PI 3′K Is Associated with Tyrosine-phosphorylated IRS-2 in all Plasma Cell Lines.

Tyrosine-phosphorylated IRS molecules have been shown to associate with PI 3′K by binding to the src homology 2 domain of the p85 subunit resulting in subsequent PI 3′K activation(30). To assess signal transduction from IRS-2 to PI 3′K in plasma cell tumors, we analyzed the association of IRS-2 with the p85 subunit of PI 3′K in co-immunoprecipitation experiments. As seen in Fig. 3,A, constitutive association of p85 with IRS-2 was detected in all plasma cell lines, irrespective of inducing agent, and this association could be further enhanced in the chemical and raf/myc lines upon IGF-I, but not IL-4, stimulation. The highest level of association was observed in the two abl/myclines and could not be further enhanced with ligands, likely indicating that IRS-2 is already maximally phosphorylated after abltransformation as suggested above (Fig. 2). In contrast, none of the B cell lines evidenced this constitutive activation. WEHI231 and NFS-1 demonstrated maximal association in response to IL-4, consistent with the preferential phosphorylation of IRS-2 after IL-4 stimulation (Fig. 2). Activation of PI 3′K was also detected by measuring phosphatidylinositol phosphate production in all plasma cell tumors either IGF-I dependently (chemical-induced and raf/myc-induced) or constitutively(abl/myc-induced; data not shown). Thus, the constitutive association of IRS-2 with PI 3′K in plasma but not B cell tumors strongly suggests that activation of the PI 3′K pathway through IRS-2 may be critical for plasma cell tumor development.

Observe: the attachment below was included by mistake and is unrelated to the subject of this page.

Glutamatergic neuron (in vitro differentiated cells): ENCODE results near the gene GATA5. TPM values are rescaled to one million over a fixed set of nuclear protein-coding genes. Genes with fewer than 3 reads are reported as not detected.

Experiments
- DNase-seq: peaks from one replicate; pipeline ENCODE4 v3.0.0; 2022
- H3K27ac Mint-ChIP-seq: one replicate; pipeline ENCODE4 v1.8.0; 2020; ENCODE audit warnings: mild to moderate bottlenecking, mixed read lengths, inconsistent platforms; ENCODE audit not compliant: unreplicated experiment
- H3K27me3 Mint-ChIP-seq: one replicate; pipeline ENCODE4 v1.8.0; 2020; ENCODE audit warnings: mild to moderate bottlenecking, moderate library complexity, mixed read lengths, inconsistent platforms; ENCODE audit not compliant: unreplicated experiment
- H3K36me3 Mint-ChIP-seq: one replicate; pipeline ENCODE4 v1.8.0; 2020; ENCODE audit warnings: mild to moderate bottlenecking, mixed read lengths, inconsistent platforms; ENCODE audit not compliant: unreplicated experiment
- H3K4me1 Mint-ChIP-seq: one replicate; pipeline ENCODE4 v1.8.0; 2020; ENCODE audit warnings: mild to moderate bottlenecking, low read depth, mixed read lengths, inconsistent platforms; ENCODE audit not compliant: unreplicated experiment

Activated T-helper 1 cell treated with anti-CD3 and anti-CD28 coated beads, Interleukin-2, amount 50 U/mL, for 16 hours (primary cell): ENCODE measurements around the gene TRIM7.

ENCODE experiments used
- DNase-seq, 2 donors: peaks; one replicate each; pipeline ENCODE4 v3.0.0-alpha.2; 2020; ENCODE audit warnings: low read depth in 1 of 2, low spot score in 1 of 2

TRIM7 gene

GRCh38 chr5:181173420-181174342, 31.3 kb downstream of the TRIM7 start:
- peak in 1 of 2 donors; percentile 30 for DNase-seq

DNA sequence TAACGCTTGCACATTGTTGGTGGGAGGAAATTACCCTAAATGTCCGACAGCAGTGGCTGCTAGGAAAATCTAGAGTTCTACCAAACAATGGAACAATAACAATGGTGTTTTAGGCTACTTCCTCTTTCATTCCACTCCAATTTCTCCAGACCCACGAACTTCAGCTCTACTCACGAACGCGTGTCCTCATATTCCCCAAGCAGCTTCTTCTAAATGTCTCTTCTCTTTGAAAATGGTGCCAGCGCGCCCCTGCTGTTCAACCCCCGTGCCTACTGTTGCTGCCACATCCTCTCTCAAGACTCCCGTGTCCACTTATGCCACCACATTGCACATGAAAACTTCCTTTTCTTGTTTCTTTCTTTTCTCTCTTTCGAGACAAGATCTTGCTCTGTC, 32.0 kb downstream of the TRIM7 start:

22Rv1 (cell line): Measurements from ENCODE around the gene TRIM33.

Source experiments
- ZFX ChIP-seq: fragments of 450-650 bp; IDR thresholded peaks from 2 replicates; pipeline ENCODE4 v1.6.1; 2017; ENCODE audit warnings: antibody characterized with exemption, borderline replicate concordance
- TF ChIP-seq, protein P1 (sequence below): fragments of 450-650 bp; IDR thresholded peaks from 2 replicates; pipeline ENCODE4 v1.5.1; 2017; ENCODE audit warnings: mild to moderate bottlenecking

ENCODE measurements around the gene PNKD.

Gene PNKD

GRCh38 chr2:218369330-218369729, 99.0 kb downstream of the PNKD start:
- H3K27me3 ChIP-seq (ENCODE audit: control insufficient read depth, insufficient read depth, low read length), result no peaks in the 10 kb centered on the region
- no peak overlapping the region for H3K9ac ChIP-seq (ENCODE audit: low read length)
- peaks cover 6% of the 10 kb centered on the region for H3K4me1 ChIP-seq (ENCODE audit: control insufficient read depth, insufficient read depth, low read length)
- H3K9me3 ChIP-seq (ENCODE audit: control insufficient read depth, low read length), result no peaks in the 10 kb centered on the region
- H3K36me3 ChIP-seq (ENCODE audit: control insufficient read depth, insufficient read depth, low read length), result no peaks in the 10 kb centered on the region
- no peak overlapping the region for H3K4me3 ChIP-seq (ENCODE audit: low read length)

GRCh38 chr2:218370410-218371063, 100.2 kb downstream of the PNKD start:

p70S6K Is Activated in Response to IGF-I Stimulation in Plasma Cell Tumors.

p70S6K has been defined previously to be a signaling molecule downstream of PI 3′K (31). Thus, we measured p70S6K activation by both mobility shifting assay (Fig. 3,B) and kinase activity assay (Fig. 3,C). IGF-I stimulation of chemical (S107) and raf/myc (7.2 and 12.2) lines resulted in the slower migrated bands as detected by a p70S6K specific antibody. On the other hand, the constitutive shifting bands were detected from both abl/myc lines (121.1 and 128.3), consistent with constitutive activation of PI 3′K (see Fig. 3,A). In WEHI231 B cell lymphoma line, only the two faster migrating bands were detected in the presence of IGF-I. Induction of p70S6K activation by IGF-I in FDC-P2 myeloid progenitor line was reported previously (32) and confirmed by the mobility shifting assay (Fig. 3 B).